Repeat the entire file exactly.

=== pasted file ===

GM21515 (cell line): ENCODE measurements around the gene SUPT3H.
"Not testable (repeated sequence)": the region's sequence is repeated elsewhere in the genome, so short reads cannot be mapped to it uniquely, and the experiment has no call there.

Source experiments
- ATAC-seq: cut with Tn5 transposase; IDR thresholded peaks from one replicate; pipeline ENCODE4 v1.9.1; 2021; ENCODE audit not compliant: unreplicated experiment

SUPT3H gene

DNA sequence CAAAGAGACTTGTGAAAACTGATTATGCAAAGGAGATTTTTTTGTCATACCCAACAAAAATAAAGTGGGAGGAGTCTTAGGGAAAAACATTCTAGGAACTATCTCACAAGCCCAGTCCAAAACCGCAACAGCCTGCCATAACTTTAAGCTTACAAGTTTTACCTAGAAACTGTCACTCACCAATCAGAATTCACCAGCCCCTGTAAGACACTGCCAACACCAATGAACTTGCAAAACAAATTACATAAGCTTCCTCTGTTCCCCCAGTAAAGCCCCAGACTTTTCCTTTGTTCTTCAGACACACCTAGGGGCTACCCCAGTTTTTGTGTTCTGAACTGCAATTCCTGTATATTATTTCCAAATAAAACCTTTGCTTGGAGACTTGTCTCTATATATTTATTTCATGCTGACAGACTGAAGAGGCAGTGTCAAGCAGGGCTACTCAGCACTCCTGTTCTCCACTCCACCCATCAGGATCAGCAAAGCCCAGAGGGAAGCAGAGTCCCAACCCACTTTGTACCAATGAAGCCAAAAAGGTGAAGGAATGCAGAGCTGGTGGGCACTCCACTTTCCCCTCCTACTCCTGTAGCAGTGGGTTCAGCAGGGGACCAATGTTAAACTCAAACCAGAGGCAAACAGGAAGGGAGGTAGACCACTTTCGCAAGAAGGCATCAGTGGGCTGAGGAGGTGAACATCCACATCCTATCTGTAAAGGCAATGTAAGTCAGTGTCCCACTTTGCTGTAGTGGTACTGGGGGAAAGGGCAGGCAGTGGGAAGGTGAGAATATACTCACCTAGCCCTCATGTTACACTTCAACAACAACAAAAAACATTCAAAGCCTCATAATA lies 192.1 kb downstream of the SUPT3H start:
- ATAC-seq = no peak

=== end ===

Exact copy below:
GM21515 (cell line): ENCODE measurements around the gene SUPT3H.
"Not testable (repeated sequence)": the region's sequence is repeated elsewhere in the genome, so short reads cannot be mapped to it uniquely, and the experiment has no call there.

Source experiments
- ATAC-seq: cut with Tn5 transposase; IDR thresholded peaks from one replicate; pipeline ENCODE4 v1.9.1; 2021; ENCODE audit not compliant: unreplicated experiment

SUPT3H gene

DNA sequence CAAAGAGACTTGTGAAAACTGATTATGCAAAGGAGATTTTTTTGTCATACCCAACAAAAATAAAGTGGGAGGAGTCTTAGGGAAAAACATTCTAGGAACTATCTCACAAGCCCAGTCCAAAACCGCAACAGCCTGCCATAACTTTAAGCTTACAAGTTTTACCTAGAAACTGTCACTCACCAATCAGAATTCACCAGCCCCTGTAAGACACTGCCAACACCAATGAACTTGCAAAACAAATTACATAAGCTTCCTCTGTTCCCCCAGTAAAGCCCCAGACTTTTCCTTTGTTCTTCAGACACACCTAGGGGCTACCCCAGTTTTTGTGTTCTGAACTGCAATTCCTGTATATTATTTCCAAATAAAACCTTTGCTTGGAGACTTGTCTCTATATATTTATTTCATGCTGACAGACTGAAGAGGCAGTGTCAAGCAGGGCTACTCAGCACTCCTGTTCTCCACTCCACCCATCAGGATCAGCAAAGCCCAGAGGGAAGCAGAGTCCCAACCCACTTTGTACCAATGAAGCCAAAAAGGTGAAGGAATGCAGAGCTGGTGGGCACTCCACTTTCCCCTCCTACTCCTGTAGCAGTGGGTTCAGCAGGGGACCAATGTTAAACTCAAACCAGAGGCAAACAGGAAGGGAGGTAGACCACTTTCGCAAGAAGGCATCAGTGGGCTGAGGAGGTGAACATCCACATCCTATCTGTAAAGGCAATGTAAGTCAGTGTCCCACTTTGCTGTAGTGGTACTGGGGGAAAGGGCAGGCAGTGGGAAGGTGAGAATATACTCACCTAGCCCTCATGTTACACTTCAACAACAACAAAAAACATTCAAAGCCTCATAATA lies 192.1 kb downstream of the SUPT3H start:
- ATAC-seq = no peak